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Wonder Boy: The Dragon’s Trap developers talk about project’s history, going from fan to developer

Posted on April 24, 2017 by in Switch eShop

Developer Lizardcube’s lead programmer, Omar Cornut, spoke at length about the history of Wonder Boy: The Dragon’s Trap in a recent interview with Siliconera. Several topics were discussed, such as the transition of going from fan to developer and what the team behind the game wanted to change in the remake of the title.

Omar on his history with the title and how the project got started:

I’ve been tackling emulation of the Master System since 1999, and was always involved with hacking and reverse engineering games of this era. So, I built up that knowledge over time. A few years ago, I decided to use my spare time to start studying the code of the original game ROM. My desire, at the time, was to unearth unknown secrets. It is a game with lots of subtle secrets and behaviors. Players found and published lots of them, but nobody was quite sure that we had found everything. So, I started researching that from a low-level perspective, and eventually I understood enough about the game engine to consider making a remake from the angle of being extra faithful to it.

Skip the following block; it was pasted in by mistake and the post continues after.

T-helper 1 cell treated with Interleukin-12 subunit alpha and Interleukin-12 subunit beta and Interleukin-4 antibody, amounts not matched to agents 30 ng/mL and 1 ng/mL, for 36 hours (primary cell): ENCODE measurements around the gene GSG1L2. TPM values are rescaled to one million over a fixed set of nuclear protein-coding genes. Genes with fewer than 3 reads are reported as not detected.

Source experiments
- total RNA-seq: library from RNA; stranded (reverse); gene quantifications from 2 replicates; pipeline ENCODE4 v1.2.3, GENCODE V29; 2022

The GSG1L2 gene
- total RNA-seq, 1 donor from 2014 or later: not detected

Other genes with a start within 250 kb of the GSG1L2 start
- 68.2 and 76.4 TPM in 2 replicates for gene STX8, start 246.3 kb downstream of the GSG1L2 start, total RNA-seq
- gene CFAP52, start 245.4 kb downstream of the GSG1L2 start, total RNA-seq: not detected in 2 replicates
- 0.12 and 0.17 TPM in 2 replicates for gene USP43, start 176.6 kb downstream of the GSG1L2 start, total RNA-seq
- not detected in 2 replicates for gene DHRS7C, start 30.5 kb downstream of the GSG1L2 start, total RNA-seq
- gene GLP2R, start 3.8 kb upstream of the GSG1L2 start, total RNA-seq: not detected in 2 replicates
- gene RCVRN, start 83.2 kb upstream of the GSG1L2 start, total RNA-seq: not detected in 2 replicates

In 2014, I left my job at Media Molecule, and with that spare time I toyed around with loading data from the old game into a new engine. This was when I got in contact with Ben, who I had worked with years ago on Soul Bubbles (DS). I knew he was a fan of the series, and together we started experimenting with prototyping what a new version could be, and finding the right art style for it. Michael Geyre also joined us early, and he experimented with recreating the soundtrack.

On what he did and didn’t want to change in the remake:

The starting point was to make something faithful that felt like the original. We always gave ourselves the option to change things about the game, but we wanted those changes to be done “consciously”, and never accidentally. Games at the time were programmed with different techniques and different limitations than those of today. In turn, those techniques and limitations had a strong influence on game designers.

The same way, modern tools such as Unity have a very strong influence on game designers today. And I say “game designers” and not “game design” here, because you can do anything with Unity. But it is shaping the mind of game creators in a certain way, which affects the end product. So, old games had very slow CPU, very little memory, and that has very direct influence on how monsters behave, how the game controls, and how physics is simulated. It’s hard to replicate those details without looking at the old code with a magnifying glass. And, on top of that, that we wanted to add the hand-drawn graphics and the acoustic music. Something that felt like an animated comic book in Ben’s style.

You can find the full interview here.

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